A small study found that, by some measures, adding ABMT to CBT more effectively reduced children’s anxiety symptoms than CBT alone. Results from a larger trial, which also analyzed changes in brain function, should be available soon.

“The key idea is, by tying therapies more tightly to underlying perturbations in particular behaviors and brain circuits that give rise to them, we’re better able to tailor treatment to the individual patient,” Pine said.

Tracking the digitized brain

In the last presentation of the afternoon, Vaibhav Narayan, of Janssen Research & Development, described developments in mobile technology. While personal electronic devices that sense and track behavior and physiology are useful in other medical areas, “they will have a disproportionate impact in neuroscience,” he said.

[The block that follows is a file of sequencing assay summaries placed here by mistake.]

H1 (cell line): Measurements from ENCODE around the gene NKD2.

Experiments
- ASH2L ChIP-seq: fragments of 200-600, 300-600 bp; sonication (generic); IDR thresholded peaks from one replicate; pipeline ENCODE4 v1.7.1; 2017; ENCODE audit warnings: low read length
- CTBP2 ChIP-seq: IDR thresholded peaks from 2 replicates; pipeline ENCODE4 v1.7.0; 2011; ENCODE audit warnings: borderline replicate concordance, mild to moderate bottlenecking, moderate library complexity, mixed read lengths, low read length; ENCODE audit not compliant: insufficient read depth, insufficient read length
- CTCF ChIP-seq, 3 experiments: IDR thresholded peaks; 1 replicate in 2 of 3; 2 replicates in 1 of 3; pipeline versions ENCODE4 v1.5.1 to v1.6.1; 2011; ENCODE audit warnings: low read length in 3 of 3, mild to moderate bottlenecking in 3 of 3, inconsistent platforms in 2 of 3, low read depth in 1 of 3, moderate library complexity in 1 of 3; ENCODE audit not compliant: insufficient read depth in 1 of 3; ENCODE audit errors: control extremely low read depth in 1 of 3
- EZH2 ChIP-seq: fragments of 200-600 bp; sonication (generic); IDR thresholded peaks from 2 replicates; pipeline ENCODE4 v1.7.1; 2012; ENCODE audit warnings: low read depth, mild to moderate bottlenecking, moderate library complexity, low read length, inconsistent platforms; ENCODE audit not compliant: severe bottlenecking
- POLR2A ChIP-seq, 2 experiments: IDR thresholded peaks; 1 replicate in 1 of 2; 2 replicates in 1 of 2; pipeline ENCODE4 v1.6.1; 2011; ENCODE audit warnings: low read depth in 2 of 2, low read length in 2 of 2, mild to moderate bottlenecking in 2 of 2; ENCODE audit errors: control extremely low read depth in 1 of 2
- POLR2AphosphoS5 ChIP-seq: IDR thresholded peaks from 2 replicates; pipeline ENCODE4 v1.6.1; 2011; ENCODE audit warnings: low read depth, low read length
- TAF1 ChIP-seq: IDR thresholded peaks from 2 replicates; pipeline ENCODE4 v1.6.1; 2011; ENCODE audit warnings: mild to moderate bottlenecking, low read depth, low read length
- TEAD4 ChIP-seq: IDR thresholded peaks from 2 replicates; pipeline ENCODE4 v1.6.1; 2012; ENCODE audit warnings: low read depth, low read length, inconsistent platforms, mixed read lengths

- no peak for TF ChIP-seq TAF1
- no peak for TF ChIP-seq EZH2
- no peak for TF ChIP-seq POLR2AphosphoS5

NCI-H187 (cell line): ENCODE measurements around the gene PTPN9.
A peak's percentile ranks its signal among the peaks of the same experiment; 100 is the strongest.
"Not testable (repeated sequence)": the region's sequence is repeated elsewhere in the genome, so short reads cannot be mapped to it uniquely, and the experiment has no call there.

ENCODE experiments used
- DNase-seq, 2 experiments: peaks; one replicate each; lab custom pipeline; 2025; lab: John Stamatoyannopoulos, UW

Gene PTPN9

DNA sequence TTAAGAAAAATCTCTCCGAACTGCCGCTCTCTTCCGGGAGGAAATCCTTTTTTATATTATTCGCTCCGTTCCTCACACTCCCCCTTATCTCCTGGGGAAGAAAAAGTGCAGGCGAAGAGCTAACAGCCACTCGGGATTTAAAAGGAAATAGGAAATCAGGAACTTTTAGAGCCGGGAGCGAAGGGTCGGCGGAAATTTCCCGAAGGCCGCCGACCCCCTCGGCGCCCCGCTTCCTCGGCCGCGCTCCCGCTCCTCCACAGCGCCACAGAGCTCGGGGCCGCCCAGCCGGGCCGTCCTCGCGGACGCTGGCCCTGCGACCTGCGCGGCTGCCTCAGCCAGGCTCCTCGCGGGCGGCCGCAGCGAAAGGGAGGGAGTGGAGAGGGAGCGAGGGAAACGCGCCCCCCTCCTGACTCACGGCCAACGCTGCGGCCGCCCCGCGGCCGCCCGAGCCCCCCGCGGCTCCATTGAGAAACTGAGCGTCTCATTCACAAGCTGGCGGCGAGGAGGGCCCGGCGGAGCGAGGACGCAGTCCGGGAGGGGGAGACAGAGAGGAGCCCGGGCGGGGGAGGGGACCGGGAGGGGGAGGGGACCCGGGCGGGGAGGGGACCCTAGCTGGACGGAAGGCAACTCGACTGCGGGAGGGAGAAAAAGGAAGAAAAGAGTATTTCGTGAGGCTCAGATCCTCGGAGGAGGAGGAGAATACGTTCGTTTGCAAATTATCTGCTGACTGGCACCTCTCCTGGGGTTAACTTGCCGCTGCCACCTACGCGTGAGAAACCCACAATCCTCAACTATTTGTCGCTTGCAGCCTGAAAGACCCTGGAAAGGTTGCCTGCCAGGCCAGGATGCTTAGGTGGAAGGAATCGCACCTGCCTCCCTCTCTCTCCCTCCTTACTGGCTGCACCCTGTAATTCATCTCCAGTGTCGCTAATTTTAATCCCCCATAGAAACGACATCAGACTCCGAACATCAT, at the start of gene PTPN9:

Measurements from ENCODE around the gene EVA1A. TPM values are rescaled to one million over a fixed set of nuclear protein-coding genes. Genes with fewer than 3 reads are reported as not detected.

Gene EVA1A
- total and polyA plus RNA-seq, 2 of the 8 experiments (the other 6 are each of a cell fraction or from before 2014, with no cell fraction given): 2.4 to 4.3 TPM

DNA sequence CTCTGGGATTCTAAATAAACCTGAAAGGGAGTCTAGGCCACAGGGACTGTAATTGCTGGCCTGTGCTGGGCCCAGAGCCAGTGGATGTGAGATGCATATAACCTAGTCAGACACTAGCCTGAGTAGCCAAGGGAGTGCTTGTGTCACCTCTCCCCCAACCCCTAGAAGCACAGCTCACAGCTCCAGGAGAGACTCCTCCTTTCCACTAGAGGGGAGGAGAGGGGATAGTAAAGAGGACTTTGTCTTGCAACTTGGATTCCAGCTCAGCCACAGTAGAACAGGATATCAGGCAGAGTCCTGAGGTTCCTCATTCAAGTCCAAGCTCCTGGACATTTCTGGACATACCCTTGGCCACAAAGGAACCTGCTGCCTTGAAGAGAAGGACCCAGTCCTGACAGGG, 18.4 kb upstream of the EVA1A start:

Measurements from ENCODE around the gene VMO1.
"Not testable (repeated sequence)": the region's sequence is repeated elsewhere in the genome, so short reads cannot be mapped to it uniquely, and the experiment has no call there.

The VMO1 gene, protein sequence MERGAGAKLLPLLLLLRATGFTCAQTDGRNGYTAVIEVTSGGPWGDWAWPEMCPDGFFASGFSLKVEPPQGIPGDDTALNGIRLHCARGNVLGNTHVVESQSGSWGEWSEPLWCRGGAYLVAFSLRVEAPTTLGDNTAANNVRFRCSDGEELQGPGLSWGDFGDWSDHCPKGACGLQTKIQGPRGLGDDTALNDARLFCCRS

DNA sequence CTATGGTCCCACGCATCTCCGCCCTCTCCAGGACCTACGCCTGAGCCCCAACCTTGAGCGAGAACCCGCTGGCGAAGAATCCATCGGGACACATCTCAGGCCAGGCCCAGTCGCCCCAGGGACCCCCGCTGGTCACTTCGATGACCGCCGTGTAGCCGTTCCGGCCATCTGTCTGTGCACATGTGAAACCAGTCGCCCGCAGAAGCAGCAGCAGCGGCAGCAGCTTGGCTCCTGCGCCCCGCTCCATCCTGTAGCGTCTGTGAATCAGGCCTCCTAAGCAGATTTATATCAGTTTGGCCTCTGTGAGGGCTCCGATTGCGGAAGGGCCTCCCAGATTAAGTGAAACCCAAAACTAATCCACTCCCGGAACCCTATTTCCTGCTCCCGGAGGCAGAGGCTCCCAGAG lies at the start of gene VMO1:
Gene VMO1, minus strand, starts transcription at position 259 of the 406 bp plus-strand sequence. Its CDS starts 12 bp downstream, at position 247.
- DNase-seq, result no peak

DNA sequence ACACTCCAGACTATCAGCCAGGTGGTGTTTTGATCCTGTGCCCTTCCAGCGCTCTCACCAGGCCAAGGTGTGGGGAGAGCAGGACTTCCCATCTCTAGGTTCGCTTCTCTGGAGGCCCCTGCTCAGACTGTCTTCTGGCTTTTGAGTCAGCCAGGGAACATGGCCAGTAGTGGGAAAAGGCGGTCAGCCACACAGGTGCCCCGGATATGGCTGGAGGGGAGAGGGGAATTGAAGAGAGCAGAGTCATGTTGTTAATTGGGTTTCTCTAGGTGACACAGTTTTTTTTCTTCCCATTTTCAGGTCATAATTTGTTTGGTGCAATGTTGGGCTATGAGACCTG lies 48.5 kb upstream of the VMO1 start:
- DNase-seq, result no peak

“The brain is a highly complex organ with complex circuitry, but its entire biology expresses itself in a phenotypic layer of behavior, symptoms, and memory that is ripe for being digitized.” Mobile devices will untether indicators of disease onset and exacerbation from controlled settings, enabling more continual measurement, even at home, he said.

Narayan offered, as a simple example, a study tracking home computer use. Among people diagnosed with mild cognitive impairment, hours at the computer declined steeply month by month; among the cognitively stable, they stayed relatively constant.

“Something as simple as measuring time spent on a computer gives an idea of what’s going on in the brain. You can imagine a lot more sensitive measures, like interkey speed as the user types in a password.”

But can technology detect neurodegenerative brain changes before noticeable cognitive decline? “The only real way to answer the question is through data,” Narayan said.  Brain pathology is commonly reflected by declining ability to take medications, use the phone, and handle everyday finances. “You can use data-driven technology to measure these things,” he said.